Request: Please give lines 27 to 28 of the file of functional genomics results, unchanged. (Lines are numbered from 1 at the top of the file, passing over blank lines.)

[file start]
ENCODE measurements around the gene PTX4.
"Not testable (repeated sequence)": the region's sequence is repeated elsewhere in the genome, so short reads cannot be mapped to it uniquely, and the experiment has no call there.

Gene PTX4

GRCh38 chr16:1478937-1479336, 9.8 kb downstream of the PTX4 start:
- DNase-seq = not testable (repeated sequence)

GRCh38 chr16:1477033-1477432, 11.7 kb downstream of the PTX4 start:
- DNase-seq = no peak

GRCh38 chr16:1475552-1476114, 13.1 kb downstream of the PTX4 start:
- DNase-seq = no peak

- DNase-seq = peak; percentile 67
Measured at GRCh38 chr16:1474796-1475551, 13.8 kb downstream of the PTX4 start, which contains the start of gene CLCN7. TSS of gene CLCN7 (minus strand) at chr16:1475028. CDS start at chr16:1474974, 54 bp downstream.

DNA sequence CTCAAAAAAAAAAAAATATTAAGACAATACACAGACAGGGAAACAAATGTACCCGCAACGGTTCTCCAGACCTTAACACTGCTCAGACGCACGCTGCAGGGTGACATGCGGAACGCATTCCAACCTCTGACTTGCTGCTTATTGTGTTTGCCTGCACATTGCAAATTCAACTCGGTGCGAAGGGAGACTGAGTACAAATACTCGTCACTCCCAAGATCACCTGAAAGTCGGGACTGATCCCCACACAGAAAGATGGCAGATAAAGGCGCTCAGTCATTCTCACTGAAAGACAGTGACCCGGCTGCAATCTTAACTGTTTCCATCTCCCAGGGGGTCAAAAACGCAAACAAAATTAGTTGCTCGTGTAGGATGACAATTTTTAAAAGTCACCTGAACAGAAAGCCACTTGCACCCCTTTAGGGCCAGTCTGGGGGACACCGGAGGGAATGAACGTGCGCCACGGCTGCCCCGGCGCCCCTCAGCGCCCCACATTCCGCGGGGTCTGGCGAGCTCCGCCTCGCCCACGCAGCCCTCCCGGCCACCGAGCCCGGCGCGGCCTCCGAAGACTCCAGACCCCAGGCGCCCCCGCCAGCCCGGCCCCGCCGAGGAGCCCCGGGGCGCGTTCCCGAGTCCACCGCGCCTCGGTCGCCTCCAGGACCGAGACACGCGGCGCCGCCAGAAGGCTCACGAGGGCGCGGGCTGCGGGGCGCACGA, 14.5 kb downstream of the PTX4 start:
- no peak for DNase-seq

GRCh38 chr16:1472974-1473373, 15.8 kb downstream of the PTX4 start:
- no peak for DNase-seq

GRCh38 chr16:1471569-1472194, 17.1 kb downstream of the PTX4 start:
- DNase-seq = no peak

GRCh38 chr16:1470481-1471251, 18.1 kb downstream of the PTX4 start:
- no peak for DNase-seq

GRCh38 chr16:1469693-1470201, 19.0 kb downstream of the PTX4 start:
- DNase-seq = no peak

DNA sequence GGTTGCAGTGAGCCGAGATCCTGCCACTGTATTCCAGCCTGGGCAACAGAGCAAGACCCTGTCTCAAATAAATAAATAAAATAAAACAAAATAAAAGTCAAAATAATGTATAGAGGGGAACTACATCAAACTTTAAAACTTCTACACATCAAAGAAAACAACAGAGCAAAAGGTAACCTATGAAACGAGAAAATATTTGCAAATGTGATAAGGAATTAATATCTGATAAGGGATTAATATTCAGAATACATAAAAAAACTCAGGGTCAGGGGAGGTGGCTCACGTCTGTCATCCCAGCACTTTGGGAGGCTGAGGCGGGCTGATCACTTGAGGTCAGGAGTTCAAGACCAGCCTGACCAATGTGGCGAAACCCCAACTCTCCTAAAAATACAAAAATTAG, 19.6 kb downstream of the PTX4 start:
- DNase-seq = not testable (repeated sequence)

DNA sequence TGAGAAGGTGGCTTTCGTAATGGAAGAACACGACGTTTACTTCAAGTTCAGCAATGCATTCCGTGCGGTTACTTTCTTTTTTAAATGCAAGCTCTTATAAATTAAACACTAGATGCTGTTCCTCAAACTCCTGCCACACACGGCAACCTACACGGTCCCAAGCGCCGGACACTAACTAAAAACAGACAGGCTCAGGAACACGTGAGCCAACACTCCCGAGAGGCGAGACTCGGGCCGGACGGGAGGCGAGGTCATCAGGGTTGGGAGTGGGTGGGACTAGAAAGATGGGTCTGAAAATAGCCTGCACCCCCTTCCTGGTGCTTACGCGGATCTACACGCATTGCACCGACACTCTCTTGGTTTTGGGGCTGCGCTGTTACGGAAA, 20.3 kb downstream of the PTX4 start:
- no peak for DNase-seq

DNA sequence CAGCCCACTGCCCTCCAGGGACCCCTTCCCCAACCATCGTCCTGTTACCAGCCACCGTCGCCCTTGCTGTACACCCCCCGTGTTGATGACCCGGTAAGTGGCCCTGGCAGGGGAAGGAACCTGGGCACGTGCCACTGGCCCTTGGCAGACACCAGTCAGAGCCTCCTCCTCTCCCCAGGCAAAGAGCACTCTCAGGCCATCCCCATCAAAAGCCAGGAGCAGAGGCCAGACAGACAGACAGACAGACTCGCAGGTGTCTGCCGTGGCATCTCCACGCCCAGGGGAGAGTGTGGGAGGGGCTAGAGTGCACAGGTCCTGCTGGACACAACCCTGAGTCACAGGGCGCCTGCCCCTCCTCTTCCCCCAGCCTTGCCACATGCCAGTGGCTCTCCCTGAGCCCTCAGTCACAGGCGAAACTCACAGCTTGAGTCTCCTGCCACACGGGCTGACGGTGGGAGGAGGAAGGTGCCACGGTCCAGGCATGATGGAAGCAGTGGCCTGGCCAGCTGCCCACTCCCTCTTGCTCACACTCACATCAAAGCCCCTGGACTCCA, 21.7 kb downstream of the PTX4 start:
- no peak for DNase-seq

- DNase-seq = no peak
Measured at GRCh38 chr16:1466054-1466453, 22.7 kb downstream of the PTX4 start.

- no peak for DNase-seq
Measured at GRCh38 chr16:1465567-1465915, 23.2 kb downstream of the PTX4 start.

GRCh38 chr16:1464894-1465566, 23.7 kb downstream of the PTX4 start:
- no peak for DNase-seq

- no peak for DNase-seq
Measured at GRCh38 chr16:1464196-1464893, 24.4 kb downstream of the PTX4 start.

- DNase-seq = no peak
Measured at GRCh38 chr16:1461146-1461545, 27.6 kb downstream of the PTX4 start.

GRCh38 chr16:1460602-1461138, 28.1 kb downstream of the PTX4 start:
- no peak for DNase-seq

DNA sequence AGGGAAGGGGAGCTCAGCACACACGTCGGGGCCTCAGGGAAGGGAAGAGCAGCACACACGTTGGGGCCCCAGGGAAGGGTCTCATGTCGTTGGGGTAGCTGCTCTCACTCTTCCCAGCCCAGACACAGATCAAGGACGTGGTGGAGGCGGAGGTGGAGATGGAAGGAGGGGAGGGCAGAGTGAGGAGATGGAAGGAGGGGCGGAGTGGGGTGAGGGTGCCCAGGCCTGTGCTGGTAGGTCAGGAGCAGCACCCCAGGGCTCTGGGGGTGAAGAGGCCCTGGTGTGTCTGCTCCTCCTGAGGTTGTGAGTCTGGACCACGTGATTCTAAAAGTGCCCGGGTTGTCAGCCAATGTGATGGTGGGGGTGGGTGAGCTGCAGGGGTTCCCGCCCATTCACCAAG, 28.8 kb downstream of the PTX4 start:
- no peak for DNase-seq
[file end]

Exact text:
- no peak for DNase-seq

- DNase-seq = no peak